Unfortunately, there are very few preservation programs available in Minnesota to help residential property owners. The new state rehabilitation tax credit is only available for income-producing properties that are listed in the National Register of Historic Places. Grants, like the Minnesota Historical and Cultural Grants, typically can only be used by non-profit organizations or municipal entities. Minnesota had a property tax exemption program, called This Old House, that allowed homeowners to freeze their local property taxes at the pre-renovation value for up to fifteen years,  but the program ended in 2003 and the legislature has seemed reluctant to reauthorize it. We lag behind our neighbors in Wisconsin, where a 25% income tax credit is available for historic homeowners; reportedly, more than 16,000 historic houses might qualify. In terms of historic preservation funding, Minnesota homeowners come up short.

But other funding-assistance programs out there can help, and many people don’t know to turn first to their local housing agencies. Many Community Development Corporations (CDCs) have residential housing improvements and neighborhood stability as the core of their missions, and may have loans, grants, or other financial resources available. In Duluth, for example, Neighborhood Housing Services is the local lending partner that provides access to the Minnesota Housing Finance Agency’s Fix-Up Funds. Oftentimes income qualifications apply, but this doesn’t mean that a household has to be near the poverty line to be eligible—the guidelines are often set as a percentage of the area’s median household income. (You might be surprised to learn what qualifies as “low-income” in your community.)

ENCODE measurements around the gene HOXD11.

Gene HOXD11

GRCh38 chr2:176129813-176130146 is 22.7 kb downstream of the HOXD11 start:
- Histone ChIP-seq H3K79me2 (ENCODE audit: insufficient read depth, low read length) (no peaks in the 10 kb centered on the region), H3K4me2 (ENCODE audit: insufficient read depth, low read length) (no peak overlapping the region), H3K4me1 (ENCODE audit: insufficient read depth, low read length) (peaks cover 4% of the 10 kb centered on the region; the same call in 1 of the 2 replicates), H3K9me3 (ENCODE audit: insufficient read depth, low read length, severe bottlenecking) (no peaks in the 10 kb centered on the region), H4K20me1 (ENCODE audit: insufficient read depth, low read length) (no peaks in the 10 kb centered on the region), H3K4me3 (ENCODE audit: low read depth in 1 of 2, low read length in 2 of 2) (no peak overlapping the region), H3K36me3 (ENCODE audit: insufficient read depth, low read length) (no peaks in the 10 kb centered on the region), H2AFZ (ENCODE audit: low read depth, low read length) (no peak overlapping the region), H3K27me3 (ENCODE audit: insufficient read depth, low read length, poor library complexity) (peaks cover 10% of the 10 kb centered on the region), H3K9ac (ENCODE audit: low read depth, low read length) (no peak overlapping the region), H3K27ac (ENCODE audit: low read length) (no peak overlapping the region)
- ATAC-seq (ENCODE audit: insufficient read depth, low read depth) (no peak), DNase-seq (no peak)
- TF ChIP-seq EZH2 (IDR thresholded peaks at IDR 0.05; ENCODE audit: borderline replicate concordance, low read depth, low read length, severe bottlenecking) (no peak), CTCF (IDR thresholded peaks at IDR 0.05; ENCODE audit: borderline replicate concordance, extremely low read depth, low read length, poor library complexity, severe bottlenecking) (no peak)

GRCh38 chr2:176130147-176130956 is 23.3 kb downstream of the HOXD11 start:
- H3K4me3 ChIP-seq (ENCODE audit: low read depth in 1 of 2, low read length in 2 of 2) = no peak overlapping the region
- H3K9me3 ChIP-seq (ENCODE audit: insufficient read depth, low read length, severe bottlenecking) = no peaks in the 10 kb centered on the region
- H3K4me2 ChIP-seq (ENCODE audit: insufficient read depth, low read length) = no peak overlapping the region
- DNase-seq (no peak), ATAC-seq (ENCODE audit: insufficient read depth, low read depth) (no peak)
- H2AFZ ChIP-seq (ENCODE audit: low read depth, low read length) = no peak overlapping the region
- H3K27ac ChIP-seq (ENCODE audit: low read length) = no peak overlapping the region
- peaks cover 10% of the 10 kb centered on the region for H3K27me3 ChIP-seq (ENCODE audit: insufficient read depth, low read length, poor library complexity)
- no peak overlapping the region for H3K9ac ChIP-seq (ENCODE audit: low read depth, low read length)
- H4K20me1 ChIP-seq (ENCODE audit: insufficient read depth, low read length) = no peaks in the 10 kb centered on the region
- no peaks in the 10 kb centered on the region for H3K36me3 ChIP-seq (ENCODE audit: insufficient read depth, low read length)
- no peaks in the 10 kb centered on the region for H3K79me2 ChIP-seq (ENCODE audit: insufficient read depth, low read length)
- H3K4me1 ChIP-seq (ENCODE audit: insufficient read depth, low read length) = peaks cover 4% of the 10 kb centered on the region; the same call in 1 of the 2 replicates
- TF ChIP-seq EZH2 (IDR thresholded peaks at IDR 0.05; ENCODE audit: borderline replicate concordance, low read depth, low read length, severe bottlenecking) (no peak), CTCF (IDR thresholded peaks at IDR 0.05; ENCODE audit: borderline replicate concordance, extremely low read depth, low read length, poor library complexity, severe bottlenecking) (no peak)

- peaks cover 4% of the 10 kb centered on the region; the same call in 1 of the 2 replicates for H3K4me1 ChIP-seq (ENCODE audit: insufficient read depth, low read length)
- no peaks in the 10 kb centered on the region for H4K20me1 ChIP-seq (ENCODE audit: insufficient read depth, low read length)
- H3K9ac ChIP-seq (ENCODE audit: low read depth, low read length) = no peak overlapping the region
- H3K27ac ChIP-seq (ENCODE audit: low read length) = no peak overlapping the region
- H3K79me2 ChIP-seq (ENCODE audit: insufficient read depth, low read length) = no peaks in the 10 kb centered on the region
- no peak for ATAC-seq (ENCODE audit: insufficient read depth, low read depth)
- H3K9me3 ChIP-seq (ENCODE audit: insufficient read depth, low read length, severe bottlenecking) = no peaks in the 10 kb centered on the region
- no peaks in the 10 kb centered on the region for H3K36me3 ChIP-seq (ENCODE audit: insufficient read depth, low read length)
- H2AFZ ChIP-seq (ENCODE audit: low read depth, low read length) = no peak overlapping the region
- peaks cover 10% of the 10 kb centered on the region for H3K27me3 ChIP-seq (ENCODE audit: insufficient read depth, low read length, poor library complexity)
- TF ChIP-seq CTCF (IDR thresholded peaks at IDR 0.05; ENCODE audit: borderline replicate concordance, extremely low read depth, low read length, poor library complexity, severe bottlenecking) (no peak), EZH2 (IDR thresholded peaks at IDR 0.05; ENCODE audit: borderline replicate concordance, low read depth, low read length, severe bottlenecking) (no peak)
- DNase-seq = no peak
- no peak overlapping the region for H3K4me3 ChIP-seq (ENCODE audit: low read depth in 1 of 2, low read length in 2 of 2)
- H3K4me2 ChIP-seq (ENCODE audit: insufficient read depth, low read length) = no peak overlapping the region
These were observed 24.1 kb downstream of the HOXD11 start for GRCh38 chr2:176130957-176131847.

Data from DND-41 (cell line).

Rebates for energy-efficient appliance upgrades (furnace, refrigerator, water heater, etc.) are often available through the local utility company or community-based energy agency. In Duluth, the local utility is Minnesota Power, which has an extensive list of rebates. DEEP – Duluth Energy Efficiency Program – offers up to $2,500 in rebates for all income levels. Weatherization assistance for low-income residents is available across the state, accessed through local partners like the Arrowhead Economic Opportunity Agency in Duluth. (If you plan to undertake weatherization improvements, be sure to read our information on window rehabilitation before you assume that your windows need replacing!)